In Praise of Annie
Why these posts come under the title: The Abundance
I have stolen from Annie Dillard. I fully admit it. Guilty. And I have no regrets of any kind.
Her books rest on a basement bookshelf, beside my bed, and inside the writing shed, on my desk, close by, like a Bible on a nightstand.
The writer Annie Dillard is a force of nature, a spirit that has been quietly lingering over my writer shoulder since I read her book, An American Childhood many years ago. She grew up in my hometown, Pittsburgh. She writes of memories, love, death, the examined life, and the natural world. She is a modern-day Thoreau, some have said, but that is too simplistic a description. Thoreau is a hero. Although I hate the world hero (heroine), I can think of no other for Dillard. Contemplative. Intelligent. Inviting. Just read Pilgrim at Tinker Creek if you are unsure. No one writes like her. No one. Many writers have touched my words in some varied way—Kerouac, Hemingway, Didion, Jim Harrison, Patti Smith, and on—but no other writer has hovered over me like a ghost, like a guardian angel floating just above my keyboard like Annie Dillard. She has always been there, her wings fluttering by my ear, silently watching and waiting.
And what have I stolen? Creatively and artistically probably more than I will ever know. But for certain, I have stolen the name of one of her books for the name of this site—“The Abundance.”
Dillard’s book, The Abundance is a collection of some of her greatest essays. It rests in a small stack on my desk near a frequently-lit candle. Published in 2016, it is a highly concentrated dose of Dillard, released after she had famously said that she had quit writing, claiming to have shifted to painting. Still, despite her declaration, it remains curious why there’s been nothing new for so long. Part of me believes she revels in the idea of mystery.
To remind us of her brilliance, Ecco published The Abundance. There is so much good all over her creative life that it cannot be captured in a solitary book. So, the volume acknowledges that the book is an intense concentrate, like perfectly reduced wine. What is in The Abundance is in her other books, yet, this collection reminds us of why Dillard needs to be read over and over. Her thoughts are so deep, so layered, that to fully take her in one must read and digest again, and again. And as time passes, the meanings and themes shift as the reader does. It is remarkable.
Dillard is also a teacher.
The way to a reader’s emotions is, oddly, through the senses.
Don’t leave your best ideas for later.
In writing, action is everything.
Publication is subjective.
Remember to live a life. (She had been an avid softball player in her younger years.)
Write till you drop.
Editing her wisdom to a few words is inappropriate. Dillard’s teachings are too vivid, too dense to be trimmed to such neat lessons. Yet, she would be the first to remind the writer, “Don’t use any extra words. A sentence is a machine; it has a job to do. An extra word in a sentence is like a sock in a machine.”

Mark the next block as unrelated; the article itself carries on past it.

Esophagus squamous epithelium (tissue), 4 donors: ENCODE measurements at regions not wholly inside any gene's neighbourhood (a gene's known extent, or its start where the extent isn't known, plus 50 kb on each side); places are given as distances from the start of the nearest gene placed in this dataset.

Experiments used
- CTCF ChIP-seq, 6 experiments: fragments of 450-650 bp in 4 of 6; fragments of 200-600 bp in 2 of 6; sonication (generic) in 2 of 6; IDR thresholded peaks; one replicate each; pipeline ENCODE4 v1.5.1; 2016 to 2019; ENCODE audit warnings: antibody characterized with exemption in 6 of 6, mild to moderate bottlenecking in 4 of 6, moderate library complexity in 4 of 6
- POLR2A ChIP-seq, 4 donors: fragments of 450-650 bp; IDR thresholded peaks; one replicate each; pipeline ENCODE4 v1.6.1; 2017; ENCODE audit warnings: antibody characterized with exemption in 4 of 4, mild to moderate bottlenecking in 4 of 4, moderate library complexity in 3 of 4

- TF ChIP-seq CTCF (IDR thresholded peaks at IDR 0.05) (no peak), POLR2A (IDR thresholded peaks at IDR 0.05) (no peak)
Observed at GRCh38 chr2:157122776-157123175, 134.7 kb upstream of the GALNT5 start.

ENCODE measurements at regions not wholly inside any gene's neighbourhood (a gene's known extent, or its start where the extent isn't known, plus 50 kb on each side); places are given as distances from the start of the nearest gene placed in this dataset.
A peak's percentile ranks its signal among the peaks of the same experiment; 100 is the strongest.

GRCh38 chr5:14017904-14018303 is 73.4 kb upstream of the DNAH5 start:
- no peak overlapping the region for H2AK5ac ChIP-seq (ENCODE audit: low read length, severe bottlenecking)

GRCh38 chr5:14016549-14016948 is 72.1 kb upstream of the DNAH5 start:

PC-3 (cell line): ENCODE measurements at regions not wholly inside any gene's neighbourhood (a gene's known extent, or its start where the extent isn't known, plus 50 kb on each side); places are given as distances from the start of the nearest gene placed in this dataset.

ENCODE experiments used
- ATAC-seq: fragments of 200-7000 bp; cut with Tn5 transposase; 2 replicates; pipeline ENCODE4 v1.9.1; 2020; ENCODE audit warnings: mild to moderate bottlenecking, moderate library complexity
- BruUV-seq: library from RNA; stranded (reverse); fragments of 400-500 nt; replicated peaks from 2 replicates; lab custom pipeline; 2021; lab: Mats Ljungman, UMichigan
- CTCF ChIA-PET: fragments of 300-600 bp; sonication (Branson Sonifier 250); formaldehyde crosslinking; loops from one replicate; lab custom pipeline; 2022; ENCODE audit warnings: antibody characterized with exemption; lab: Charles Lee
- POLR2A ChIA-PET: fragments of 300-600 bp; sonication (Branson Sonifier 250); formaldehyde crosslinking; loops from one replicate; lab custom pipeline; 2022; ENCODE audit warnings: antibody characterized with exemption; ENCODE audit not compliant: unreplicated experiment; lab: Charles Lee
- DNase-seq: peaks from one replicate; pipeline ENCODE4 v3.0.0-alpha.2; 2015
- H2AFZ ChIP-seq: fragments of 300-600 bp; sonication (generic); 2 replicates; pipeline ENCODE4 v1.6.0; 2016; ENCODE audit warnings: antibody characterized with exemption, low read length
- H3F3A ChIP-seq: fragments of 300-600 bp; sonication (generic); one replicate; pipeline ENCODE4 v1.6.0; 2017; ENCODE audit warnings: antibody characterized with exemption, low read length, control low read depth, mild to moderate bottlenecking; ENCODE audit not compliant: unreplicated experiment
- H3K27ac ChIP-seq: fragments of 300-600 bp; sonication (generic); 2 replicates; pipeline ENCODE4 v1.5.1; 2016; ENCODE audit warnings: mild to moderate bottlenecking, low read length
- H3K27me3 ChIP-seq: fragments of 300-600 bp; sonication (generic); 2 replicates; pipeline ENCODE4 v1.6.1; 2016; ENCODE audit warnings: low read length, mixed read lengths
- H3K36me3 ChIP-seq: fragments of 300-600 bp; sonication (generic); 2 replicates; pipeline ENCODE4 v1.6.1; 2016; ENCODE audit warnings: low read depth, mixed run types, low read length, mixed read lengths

Dillard once ran away to a cabin in the woods, a small space on an island in the Puget Sound. She had won the Pulitzer Prize, her marriage had fallen apart (she insisted it was not because of the award), and she had wanted to be as far away from fame as she could. So, she worked in a one-room home, in a “wooden room,” as she called it with “one enormous window, one cat, one spider, and one person.” I, too, ran away a few years ago, you might say, to my own cabin, my shed, a wooden room on my property with “one small window, one small desk, one beat-up acoustic guitar, one reading lamp, many books, and one person.” Very little in my writing life is remotely like Dillard’s. She is beyond all of us. But she and I do share a hometown and we both occupy a little space where we write. She no longer lives in Pittsburgh. She no longer lives on that island or works in that cabin. But, in the odd continuum of time, I know that I share at least two elements of my life with Annie Dillard.
On these pages I have written about many writers who have influenced my creative world, but I have not mentioned Dillard in a direct way until now. Of all the great artists, musicians, and writers, she is the one I am most humbled by. To link her to my life is grossly pretentious, as if I have a right to do such a thing. I don’t. But, I can be a thief; I can steal from Annie, and I can do so with respect and grace, at least I hope so.
When I chose the name of this site—“The Abundance”—the decision was conscious and direct. I knew exactly what I was doing. Think of the name as a kind of dedication page. Maybe that helps the reader understand what I try to accomplish here each week. Next to Dillard, I fail miserably. Yet, I know her spirit is right next to me, along with that 300-word book of essays. She is unaware of this, of course. Knows nothing of me. Yet, I am entangled every time I read her words and each time I write at this desk and in this space.